Rakoff to SEC: Oh yes, it is my job to consider public interest

By Alison Frankel
November 29, 2011

In 2010, when the Securities and Exchange Commission brought a case against Citigroup for misleading investors about the bank’s exposure to subprime mortgages, the SEC filed the proposed $75 million settlement in Washington, D.C., federal court. Judge Ellen Huvelle gave the agency some gruff about the deal, in which two individual Citi defendants also settled SEC claims through an administrative action, but she eventually accepted the settlement without demanding any big changes.

The SEC and Citi must be looking back with regret at those halcyon days. For reasons the agency has not explained, when it filed a proposed $285 million settlement with Citi last month, it opted for the federal court not in D.C. but in Manhattan. There, the case — which involves claims that Citi defrauded investors in a mortgage-backed CDO — was randomly assigned to U.S. District Judge Jed Rakoff, who has recently been engaged in a highly-publicized campaign of insisting on corporate accountability in SEC settlements. The SEC proceeded to undermine its credibility in Rakoff’s court by arguing, as my colleague Erin Geiger Smith reported, that it’s not the judge’s role to consider the public interest in SEC settlements.

In a 15-page, eminently quotable exercise in rhetoric issued Monday, Rakoff pushed the agency into the grave it dug for itself, rejecting not only the proposed settlement but also the SEC’s assertion that he must heed its assessment of the public interest. “A court, while giving substantial deference to the views of an administrative body vested with authority over a particular area, must still exercise a modicum of independent judgment in determining whether the requested deployment of its injunctive powers will serve, or disserve, the public interest,” Rakoff wrote. “Anything less would not only violate the constitutional doctrine of separation of powers but would undermine the independence that is the indispensible attribute of the federal judiciary.”

Rakoff took particular issue with the SEC’s standard operating procedure of permitting a defendant to settle claims without admitting to underlying allegations, describing the agency’s strategy as “hallowed by history but not by reason.” The SEC asserted that because Citi did not expressly deny its allegations the judge and the public could infer their truth. “This is wrong as a matter of law and unpersuasive as a matter of fact,” Rakoff wrote, adding later in the ruling, “An application of judicial power that does not rest on facts is worse than mindless, it is inherently dangerous. The injunctive power of the judiciary is not a free-roving remedy to be invoked at the whim of a regulatory agency, even with the consent of the regulated. If its deployment does not rest on facts — cold, hard, solid facts, established either by admission or by trials — it serves no lawful or moral purpose and is simply an engine of oppression.”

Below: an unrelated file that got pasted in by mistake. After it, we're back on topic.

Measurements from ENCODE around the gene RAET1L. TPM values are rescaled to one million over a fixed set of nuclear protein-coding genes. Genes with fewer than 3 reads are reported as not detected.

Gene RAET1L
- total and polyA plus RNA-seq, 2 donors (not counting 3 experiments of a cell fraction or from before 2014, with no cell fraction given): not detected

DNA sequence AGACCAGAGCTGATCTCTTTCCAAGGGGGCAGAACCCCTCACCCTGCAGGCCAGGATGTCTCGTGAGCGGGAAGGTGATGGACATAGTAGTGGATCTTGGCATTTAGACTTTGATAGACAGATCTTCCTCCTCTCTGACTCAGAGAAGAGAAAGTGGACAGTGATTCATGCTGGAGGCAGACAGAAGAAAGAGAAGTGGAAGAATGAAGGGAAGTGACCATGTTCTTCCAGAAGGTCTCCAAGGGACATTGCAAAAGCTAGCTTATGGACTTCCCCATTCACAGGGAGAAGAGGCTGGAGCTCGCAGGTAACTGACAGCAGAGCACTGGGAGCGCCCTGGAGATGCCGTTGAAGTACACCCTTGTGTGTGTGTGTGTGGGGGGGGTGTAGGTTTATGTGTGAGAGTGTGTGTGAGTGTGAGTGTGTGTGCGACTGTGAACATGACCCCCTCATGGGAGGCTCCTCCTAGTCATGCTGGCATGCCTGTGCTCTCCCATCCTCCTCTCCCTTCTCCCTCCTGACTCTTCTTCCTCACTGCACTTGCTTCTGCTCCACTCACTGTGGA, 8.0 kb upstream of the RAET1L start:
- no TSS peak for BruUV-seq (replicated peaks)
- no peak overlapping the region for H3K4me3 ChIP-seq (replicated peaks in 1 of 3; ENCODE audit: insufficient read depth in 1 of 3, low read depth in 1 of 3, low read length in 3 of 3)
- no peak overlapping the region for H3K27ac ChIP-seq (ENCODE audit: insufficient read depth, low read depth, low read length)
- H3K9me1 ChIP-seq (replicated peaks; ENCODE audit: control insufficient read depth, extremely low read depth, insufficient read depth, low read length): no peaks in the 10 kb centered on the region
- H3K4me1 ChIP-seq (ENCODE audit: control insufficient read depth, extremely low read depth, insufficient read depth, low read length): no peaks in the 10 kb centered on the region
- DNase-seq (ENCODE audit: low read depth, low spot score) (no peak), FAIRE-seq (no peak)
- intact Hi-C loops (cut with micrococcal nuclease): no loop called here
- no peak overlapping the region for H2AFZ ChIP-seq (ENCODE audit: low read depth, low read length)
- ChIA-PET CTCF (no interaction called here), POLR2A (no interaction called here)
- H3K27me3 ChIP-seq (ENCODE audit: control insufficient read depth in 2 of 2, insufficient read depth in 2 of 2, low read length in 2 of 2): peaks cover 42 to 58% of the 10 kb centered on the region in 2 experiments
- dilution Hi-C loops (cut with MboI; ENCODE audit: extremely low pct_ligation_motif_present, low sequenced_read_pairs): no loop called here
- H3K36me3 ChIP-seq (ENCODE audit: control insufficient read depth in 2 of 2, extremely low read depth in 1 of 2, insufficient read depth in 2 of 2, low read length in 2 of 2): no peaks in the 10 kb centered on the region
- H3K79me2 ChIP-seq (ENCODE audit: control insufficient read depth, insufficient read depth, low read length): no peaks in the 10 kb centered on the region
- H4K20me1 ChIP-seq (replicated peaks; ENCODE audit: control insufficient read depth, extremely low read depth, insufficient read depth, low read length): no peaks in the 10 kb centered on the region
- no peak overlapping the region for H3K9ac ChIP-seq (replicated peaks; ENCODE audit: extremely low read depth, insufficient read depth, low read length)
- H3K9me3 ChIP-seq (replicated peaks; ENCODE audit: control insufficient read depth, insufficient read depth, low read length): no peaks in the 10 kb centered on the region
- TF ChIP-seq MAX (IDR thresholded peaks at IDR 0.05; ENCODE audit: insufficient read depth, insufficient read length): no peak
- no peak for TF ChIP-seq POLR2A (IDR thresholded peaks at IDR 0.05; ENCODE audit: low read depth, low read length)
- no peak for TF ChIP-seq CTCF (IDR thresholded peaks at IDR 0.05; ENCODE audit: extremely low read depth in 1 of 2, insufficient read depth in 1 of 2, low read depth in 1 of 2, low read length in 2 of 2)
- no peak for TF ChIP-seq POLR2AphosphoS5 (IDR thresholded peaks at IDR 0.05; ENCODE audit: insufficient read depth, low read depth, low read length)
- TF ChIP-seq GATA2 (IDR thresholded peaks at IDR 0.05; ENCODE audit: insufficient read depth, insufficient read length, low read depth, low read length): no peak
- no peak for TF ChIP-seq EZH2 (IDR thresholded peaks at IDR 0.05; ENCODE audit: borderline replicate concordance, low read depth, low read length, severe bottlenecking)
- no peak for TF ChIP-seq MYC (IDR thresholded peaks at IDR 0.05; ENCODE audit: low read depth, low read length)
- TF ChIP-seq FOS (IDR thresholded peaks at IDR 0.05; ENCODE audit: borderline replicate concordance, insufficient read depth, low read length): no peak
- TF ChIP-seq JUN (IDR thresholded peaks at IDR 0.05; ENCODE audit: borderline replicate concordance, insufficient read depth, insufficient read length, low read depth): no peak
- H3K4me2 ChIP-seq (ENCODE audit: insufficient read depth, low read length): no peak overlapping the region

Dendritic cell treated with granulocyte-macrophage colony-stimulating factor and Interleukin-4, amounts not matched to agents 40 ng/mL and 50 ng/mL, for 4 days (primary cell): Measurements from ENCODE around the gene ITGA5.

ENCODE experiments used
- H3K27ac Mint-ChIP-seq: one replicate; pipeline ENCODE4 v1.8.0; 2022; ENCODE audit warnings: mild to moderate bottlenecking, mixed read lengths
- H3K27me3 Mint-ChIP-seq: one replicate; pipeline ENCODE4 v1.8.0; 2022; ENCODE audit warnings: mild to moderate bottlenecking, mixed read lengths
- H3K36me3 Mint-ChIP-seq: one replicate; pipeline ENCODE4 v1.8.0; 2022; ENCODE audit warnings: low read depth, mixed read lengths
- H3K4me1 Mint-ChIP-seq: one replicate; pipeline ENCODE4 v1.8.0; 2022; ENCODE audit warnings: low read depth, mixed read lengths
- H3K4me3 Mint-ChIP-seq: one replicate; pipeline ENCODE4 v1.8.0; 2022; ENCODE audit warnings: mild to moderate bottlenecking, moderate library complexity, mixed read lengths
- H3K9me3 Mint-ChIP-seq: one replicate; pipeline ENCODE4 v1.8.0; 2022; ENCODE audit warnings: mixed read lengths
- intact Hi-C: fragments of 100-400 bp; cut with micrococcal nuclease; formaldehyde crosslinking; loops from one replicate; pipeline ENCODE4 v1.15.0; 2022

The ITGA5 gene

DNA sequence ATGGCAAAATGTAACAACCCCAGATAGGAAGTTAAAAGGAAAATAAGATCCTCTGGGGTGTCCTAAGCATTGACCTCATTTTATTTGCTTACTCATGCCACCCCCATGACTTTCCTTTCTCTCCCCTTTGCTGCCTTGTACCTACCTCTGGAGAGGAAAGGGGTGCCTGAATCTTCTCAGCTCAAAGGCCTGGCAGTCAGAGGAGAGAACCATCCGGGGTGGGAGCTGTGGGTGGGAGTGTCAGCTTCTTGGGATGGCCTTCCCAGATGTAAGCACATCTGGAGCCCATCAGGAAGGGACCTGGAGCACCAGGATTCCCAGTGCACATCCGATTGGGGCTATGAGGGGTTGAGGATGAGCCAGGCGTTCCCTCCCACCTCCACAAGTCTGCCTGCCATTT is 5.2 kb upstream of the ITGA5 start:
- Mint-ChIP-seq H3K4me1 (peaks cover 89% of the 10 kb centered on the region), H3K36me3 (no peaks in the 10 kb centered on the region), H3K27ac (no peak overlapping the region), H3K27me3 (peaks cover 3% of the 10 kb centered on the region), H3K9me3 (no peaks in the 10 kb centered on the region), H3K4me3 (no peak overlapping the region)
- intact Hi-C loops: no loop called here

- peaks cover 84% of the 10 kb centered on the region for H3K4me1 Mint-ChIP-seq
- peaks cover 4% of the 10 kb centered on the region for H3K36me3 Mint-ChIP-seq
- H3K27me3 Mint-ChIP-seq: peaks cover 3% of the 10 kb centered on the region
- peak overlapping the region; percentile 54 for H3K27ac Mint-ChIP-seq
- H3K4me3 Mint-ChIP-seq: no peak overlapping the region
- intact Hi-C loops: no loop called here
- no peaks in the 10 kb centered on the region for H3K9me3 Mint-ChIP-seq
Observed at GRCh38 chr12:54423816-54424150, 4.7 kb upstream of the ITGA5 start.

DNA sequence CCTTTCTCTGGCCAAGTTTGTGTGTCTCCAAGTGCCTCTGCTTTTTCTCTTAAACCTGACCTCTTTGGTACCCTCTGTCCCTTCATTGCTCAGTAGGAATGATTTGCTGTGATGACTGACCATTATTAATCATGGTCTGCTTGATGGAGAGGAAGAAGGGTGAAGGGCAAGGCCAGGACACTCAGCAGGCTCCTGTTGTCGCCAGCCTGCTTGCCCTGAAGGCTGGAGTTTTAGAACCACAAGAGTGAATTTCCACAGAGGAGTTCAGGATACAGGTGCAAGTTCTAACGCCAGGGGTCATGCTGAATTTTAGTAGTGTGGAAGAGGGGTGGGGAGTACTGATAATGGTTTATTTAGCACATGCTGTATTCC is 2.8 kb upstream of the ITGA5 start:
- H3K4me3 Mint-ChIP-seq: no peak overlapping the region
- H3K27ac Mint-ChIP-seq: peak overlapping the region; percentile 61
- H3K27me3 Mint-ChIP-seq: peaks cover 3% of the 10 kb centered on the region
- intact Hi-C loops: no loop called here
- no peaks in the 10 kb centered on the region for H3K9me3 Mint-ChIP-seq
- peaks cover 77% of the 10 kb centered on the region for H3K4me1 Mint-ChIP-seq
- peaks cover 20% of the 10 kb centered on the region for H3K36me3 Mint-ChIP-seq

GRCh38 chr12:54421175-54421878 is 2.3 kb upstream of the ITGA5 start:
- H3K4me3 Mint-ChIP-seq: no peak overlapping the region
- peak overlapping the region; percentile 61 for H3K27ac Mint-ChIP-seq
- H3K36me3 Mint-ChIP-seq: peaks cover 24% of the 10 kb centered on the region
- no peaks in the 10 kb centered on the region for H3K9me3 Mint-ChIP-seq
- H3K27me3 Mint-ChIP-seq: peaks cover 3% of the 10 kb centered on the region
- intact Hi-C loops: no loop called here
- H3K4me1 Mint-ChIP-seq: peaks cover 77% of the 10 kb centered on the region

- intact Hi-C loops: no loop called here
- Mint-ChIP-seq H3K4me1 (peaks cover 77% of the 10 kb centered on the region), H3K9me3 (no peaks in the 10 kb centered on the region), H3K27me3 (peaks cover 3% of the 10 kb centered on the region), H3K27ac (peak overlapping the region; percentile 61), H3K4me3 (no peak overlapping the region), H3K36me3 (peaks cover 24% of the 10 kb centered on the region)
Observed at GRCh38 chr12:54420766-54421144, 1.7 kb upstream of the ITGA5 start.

The proposed settlement, the judge said, offered an obvious benefit only to Citi; Rakoff wrote that it is “harder to discern” what the SEC gets from the agreement “other than a quick headline.” (He contrasted the terms of the SEC’s $535 million settlement with Goldman Sachs with the proposed Citi deal, asserting that the Goldman case “involved a similar but arguably less egregious factual scenario.”) The public, meanwhile, is left with unproven facts and inadequate relief, according to Rakoff. “How can it ever be reasonable to impose substantial relief on the basis of mere allegations?” he wrote. “It is not fair because, despite Citigroup’s nominal consent, the potential for abuse in imposing penalties on the basis of facts that are neither proven nor acknowledged is patent. … And, most obviously, the proposed consent judgment does not serve the public interest because it asks the court to employ its power and assert its authority when it does not know the facts.” (Interestingly, the plaintiffs firm Robbins Geller Rudman & Dowd filed a proposed amicus brief asking Rakoff to reject the deal for that very reason.)

Rakoff’s ruling suggests that he’s not willing to approve a deal without an admission of wrongdoing from Citi. “The court, and the public, need some knowledge of what the underlying facts are: for otherwise, the court becomes a mere handmaiden to a settlement privately negotiated on the basis of unknown facts, while the public is deprived of ever knowing the truth in a matter of obvious public importance,” he wrote. But as Andrew Longstreth has reported for On the Case, there are clear costs to the public if the SEC demands terms defendants simply won’t agree to.

That was substance of the SEC’s response to Rakoff’s ruling Monday. “The court’s criticism that the settlement does not require an ‘admission’ to wrongful conduct disregards the fact that obtaining disgorgement, monetary penalties, and mandatory business reforms may significantly outweigh the absence of an admission when that relief is obtained promptly and without the risks, delay, and resources required at trial,” enforcement director Robert Khuzami said in a statement. “It also ignores decades of established practice throughout federal agencies and decisions of the federal courts. Refusing an otherwise advantageous settlement solely because of the absence of an admission also would divert resources away from the investigation of other frauds and the recovery of losses suffered by other investors not before the court.”

The agency didn’t respond to my specific question about why it filed the proposed Citi deal in Manhattan rather than in Washington.

Citi counsel Brad Karp of Paul, Weiss, Rifkind, Wharton & Garrison didn’t return a call for comment.

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